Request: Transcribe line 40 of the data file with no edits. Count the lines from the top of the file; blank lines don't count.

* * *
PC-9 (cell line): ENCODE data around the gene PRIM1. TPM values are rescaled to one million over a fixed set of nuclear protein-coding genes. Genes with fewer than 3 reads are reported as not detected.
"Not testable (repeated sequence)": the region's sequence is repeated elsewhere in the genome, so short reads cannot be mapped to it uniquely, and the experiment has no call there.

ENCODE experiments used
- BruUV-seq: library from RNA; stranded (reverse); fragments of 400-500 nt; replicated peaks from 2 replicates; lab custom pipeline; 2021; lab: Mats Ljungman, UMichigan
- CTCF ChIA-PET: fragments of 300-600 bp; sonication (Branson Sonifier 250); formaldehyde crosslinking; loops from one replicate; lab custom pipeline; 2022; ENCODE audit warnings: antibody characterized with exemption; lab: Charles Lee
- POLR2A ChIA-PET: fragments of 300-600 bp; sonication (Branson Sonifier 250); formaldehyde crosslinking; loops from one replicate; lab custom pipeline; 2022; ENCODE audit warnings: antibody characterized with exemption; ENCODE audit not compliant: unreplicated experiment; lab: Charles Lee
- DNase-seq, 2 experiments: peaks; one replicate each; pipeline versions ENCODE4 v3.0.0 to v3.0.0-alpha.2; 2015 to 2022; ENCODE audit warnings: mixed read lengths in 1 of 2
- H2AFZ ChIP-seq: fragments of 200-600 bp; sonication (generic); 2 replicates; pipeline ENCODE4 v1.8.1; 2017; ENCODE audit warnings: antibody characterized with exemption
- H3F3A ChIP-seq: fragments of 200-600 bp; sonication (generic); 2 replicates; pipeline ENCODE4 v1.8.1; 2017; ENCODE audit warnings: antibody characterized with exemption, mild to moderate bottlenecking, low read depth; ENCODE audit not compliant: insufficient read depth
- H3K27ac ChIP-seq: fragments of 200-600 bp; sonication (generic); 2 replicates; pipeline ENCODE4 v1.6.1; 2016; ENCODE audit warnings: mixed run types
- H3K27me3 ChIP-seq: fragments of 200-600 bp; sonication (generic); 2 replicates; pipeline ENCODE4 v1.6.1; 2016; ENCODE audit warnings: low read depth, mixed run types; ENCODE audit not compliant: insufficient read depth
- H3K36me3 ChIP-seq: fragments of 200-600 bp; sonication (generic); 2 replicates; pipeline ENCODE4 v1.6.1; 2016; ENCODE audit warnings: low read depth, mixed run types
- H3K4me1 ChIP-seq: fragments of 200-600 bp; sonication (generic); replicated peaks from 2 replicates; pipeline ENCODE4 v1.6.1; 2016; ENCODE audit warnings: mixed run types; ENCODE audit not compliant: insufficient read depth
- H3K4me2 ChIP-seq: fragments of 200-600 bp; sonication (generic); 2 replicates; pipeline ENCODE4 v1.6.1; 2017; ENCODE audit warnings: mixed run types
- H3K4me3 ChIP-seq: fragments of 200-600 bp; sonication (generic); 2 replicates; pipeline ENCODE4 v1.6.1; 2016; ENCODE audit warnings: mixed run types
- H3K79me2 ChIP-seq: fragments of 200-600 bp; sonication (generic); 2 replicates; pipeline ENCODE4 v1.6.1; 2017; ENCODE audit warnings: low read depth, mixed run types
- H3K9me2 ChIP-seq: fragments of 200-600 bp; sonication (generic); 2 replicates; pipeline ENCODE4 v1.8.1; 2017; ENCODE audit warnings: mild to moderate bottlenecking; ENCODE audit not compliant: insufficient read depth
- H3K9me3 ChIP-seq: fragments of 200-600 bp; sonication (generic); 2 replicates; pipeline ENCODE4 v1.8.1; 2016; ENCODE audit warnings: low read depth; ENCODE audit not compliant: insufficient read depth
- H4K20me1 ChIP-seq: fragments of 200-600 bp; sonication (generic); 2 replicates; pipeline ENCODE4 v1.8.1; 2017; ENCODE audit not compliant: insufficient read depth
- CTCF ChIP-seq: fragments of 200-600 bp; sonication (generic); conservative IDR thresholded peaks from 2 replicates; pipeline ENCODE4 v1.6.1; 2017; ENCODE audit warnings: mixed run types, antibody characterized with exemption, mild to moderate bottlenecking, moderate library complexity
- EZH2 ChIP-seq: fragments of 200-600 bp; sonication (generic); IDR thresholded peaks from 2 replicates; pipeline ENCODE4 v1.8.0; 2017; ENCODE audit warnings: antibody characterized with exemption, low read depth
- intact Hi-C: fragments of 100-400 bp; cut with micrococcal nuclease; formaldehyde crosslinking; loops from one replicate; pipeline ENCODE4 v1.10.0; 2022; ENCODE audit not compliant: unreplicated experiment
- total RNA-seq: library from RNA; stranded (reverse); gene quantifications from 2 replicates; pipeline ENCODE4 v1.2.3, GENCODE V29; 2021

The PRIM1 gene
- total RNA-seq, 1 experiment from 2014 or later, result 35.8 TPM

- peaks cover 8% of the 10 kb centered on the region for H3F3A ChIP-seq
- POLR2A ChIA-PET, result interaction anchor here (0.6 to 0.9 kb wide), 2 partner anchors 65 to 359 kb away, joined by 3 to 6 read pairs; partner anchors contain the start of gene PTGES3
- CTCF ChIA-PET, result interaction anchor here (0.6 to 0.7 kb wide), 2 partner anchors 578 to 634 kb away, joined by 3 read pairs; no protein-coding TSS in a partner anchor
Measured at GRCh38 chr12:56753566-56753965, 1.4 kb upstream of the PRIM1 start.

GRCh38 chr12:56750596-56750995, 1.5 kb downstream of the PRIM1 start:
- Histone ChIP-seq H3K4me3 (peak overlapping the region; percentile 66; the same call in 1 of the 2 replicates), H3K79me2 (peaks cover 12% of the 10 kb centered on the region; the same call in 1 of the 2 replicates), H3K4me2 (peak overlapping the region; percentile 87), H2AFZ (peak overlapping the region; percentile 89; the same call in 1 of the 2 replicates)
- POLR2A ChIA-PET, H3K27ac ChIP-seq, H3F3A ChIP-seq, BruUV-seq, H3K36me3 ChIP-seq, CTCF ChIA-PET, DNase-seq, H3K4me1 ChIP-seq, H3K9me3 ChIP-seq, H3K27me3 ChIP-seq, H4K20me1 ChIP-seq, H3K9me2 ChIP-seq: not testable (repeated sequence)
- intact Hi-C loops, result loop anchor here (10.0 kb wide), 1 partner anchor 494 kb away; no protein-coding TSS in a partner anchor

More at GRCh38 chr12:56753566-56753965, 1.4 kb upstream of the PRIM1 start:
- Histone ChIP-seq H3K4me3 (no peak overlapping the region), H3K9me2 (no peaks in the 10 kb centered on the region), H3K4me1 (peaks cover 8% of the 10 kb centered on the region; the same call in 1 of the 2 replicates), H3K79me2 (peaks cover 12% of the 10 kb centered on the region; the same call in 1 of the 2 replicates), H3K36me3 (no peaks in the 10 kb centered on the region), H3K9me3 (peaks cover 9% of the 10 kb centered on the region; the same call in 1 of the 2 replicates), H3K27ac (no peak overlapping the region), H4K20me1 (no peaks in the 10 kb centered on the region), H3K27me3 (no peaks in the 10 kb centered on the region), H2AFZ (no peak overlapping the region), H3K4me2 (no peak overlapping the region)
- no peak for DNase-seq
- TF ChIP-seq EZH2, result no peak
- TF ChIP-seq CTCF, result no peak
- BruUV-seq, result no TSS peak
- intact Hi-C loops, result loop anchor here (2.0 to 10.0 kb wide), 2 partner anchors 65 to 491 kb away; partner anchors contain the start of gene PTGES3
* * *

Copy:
- intact Hi-C loops, result loop anchor here (2.0 to 10.0 kb wide), 2 partner anchors 65 to 491 kb away; partner anchors contain the start of gene PTGES3